Word on the Law School “Streets”… Librarians are Helpful

Image courtesy seanbjack, some rights reserved <http://creativecommons.org/licenses/by-nd/2.0/deed.en&gt;

My smile is my most often used tool for encouraging students to approach me and professors to want to work with me. I am beginning to realize that I cannot hide in my office and send emails and expect students to flock to the library for tours, mini-classes and research help. To reach the students, word of mouth and a reputation for being friendly and helpful are invaluable. I watch my friend, the Director of News & Media Relations, in the elevator. Relaxed and happy, he engages with the students by telling them an unexpectedly silly joke. He emboldens me to do the same sometimes.

One of the haphazardly applied tactics that I have for reaching more students is to reach out to the moot court teams. If I were to do it in an organized manner, I would create a schedule for all the moot court competitions that our students regularly enter. I would ask the helpful staff in the Academics department to let me know who is the faculty adviser to these moot court teams. Then I would contact these advisers and offer to provide the moot court team with research training before they get the moot court competition materials.

What I actually ended up doing took two generations of Jessup teams to come to fruition. In Spring 2011, we moved from the old school buildings in Old Town to the brand new school building in downtown, San Diego. I was invited by the Jessup Team to participate in their practice session, held in the brand new moot court room on the 2nd floor. I was thrilled. Even though it wasn’t technically a legal research training opportunity, my enthusiastic participation as a judge during their practice session led to my explaining to them that they could have come to me much sooner, and I would have given them some research training to make their research process faster and easier.

One of the team members also happened to be a part-time student worker in the library. His prior experience and familiarity with me also contributed to the positive experience that I had interacting with the moot court team. When the next group was ready to begin researching for their Jessup competition the following Fall, they had already heard of me from the prior team and had been told to contact me.

In Fall 2011, the faculty adviser for the moot court team invited me to give them two hours of legal research training over the course of two class periods. I created a research guide for them with an emphasis on researching the particular type of International law subtopics that they were focusing on. I asked each team member what they were responsible for and where they were in their research, and I offered my insight where possible to make their research process more efficient. I also pointed them to library resources on International law, oral advocacy and appellate advocacy. When their formal training was over, I made myself available to them by email, and in person whenever they needed research advice.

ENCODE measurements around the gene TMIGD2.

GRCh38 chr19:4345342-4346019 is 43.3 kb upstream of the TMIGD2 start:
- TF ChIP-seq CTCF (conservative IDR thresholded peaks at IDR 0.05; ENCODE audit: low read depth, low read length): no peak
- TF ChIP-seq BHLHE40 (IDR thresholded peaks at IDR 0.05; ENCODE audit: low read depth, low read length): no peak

Word of mouth from the first Jessup Team was enough to get other moot court team members into my office. They have been contacting me, telling me they heard that I was able to help the Jessup team and wondering if I have time to create a research guide for them or to give them some research advice. Some team members still turn down my offers of legal research training because they are “too busy” writing memos and meeting deadlines. I try to help those who come to me and hope that those who do get help find their training useful. I try to keep smiling, and keep offering help and keep being appreciative of the students who do come to get help.

  • What do you do to keep track of when student groups might be in need of your help?
  • How does your library reach out to student groups?
  • How do you convince busy patrons (new associates, etc.) that a little legal research training now can save so much time and money later?
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About Catherine "Deane" Deane

Catherine Deane is the full-time Reference Librarian at the Thomas Jefferson School of Law Library. She performs in depth research for the faculty in support of their scholarship, and assists students with their legal research. She will be teaching the Advanced Legal Research course beginning in Fall 2011. She is also responsible for developing topical legal research guides for the TJSL community. She has created eight research guides since arriving at TJSL in November 2010, and has updated several more. She is also a regular contributor to ThomChat, the Thomas Jefferson School of Law Library Blog. Catherine Deane spent two years working closely with Vincent Moyer, Foreign, Comparative and International Law Librarian at the University of California, Hastings School of Law, where she created and curated ten research guides on varying topics in U.S., foreign, and international law. With Mr. Moyer, she published two book reviews and a foreign law research guide on the Laws of the Republic of Trinidad and Tobago (her home country). Prior to working at UC Hastings, she spent a year and a half doing contract work at an international law firm in downtown Los Angeles and she spent a year teaching academic writing at the University of California, San Diego. She has a J.D. with a Certificate in comparative and international law, which she acquired while studying abroad in Ireland, England and Belgium. She also has an M.L.I.S., an M.A. in Sociocultural Anthropology, and a B.A. from Princeton University in Cultural Anthropology with a Certificate in Latin American Studies. Her research interests include Native American Legal Issues, Domestic Violence, and Legal Information Literacy.
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